Election Year Is Playing Out Like A Bad Sitcom
Posted on February 25, 2016
This won’t surprise you in the least, but I identify as a Democrat. Allow me to say that I’m not a gung ho, die hard “OMG OMG GO GO GO GO Democrats!” kinda Democrat. I’m much quieter and, in all honesty, I’m not above voting for someone from a different party if I feel they’ll do the better job. Not all politicians are created equal; some of them even resemble human beings. And, okay, I rarely have many nice things to say about politicians. I’ll own that. All of this being said, I also have to own that voting for the next President of the United States is going to be a very, very, very easy decision for me. Have you been paying attention to all the annoying bullshit going on this year?
I’ve always enjoyed hearing a decent, intelligent debate of differing ideas between Republicans and Democrats when it comes to issues other than social issues. Not that I’ve heard one lately. My preference would be to choose a candidate on things other than social issues, only I don’t see that happening this time either. I’m a voter, but I’m also a voter who happens to be gay and who happens to have a legal same-sex spouse. The candidates in the Republican Party have vowed to take back my right to be married to this man. Oh, I can get married, but it has to be to someone of the opposite sex. This is typically when I stop listening to those candidates, not a positive thing.
There seems to be a bigger issue too, one where those running for the Republican Party want to lessen the separation between church and state. “The United States was founded as a Christian nation.” This confuses me. It was founded with a separation between church and state. Religion was not to dictate how we lived our lives. Now, if you want to say that we are a country with people who want to bring good will to the rest of the world, help during disasters, and save lives by sharing technology and medical advancements, fine. That to me is a way of saying we’re a Christian nation.
But we don’t have a population who all identify as Christian. It’s part of what makes the United States a melting pot. And the current candidates have done a decent job of pitting those who identify as Christian against those who don’t…or who aren’t wanted by organized religion, mostly because of the whole marriage equality thing.
I’ll be honest with something else here too; I won’t vote for Donald Trump. Yes, I feel his shaking up the Party is exactly what it needed, especially after what the Tea Party has done to the Republican Party. But beyond that? He is one of the least classiest people I’ve ever had the displeasure to watch on a television screen. I can’t imagine him being less than a major embarrassment when dealing with the rest of the world.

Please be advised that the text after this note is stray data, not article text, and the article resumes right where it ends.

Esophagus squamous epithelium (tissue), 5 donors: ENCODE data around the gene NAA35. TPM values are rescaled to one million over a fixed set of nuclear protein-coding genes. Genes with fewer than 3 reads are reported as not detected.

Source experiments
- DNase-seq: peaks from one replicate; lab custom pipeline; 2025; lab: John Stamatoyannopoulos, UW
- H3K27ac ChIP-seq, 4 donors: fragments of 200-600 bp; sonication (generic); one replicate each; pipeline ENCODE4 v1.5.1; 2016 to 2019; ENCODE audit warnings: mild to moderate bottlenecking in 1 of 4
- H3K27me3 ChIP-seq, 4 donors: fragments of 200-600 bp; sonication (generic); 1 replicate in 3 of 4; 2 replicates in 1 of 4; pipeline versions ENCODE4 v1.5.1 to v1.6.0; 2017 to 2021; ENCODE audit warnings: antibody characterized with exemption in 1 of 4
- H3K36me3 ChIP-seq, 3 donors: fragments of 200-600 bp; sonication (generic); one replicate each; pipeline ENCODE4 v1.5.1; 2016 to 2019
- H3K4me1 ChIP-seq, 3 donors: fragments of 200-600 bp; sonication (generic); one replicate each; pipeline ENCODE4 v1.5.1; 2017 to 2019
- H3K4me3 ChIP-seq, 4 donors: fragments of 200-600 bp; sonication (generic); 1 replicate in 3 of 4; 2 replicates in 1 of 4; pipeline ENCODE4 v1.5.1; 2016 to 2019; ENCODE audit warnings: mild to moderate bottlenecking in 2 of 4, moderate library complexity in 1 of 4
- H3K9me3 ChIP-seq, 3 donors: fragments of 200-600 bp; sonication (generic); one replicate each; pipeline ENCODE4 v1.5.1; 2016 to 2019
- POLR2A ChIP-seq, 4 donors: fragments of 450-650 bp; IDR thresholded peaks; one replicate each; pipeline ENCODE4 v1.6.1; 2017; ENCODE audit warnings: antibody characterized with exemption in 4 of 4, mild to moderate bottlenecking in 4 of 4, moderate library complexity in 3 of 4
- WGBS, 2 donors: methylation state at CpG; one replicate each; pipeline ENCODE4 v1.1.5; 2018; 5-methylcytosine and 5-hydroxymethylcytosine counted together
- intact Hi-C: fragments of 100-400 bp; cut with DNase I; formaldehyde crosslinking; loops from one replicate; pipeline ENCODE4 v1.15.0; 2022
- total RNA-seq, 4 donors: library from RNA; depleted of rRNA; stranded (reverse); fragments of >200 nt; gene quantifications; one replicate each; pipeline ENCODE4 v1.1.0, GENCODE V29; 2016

Ted Cruz and Marco Rubio? One may not be legally qualified to run for President and the other seems to be the only one who believes himself “uniquely qualified” to run since voters sure don’t. Cruz appears to have a likeability issue and a severe disdain for being corrected when he states an untruth…and keeps stating an untruth. And Rubio? Aside from not liking gays, he’s not exactly making any friends on women’s issues either.
Then, on the opposite side of the fence, we have Hilary and Bernie. My mother has already stated she won’t vote for Hillary, though she admits if it comes down to being between Hillary and Trump (if Bernie doesn’t get the Democratic nomination), she would. Me? I will at this point vote for the Democratic candidate and have no reservations about it. Hillary doesn’t bother me—maybe she should, but she doesn’t—and Bernie would be okay. Yeah, I know. I actually just used the word ‘okay’ there. No matter what Bernie does, I still think he’ll screw up less than Trump, Cruz, or Rubio.
It strikes me as funny. I remember being in grade school and hearing about how exciting it would be one day when we’d all get to vote on who leads the country and represents us. Never in a thousand years do I think my teachers could ever imagine the people running these days. It’s playing out like a bad sitcom.
Kristoffer Gair (who formerly wrote under the pseudonym Kage Alan) is the Detroit-based author of Honor Unbound, A Funny Thing Happened On The Way To My Sexual Orientation, Andy Stevenson Vs. The Lord Of The Loins, Gaylias: Operation Thunderspell, several short stories featured in anthologies (to be combined in a forthcoming book), the recently re-published novella Falling Awake, its sequel, Falling Awake II: Revenant and Falling Awake III: Requiem.
One Response to “Election Year Is Playing Out Like A Bad Sitcom”
Eddie Lam says:
February 26, 2016 at 12:32 am
I stop watching/hearing the Republican debate. It only makes me mad and think they are stupid and ignorant. Most of them are extremist. They only blah blah blah and never get a damn thing done. Just wasting our money and time. We need a government that can get things done – be productive. Donald Trump? He is a joke. We would go to war if he elects as president.
I am lucky to be a citizen and has the right to vote. Voting for republican never an option for me.
But Kris, you don’t need to worry about they may take away our same sex marriage right. They can never do it once it pass as law. Once we have the right, they can never take it away.
2016 election will be an interesting competition. We shall seeeeeee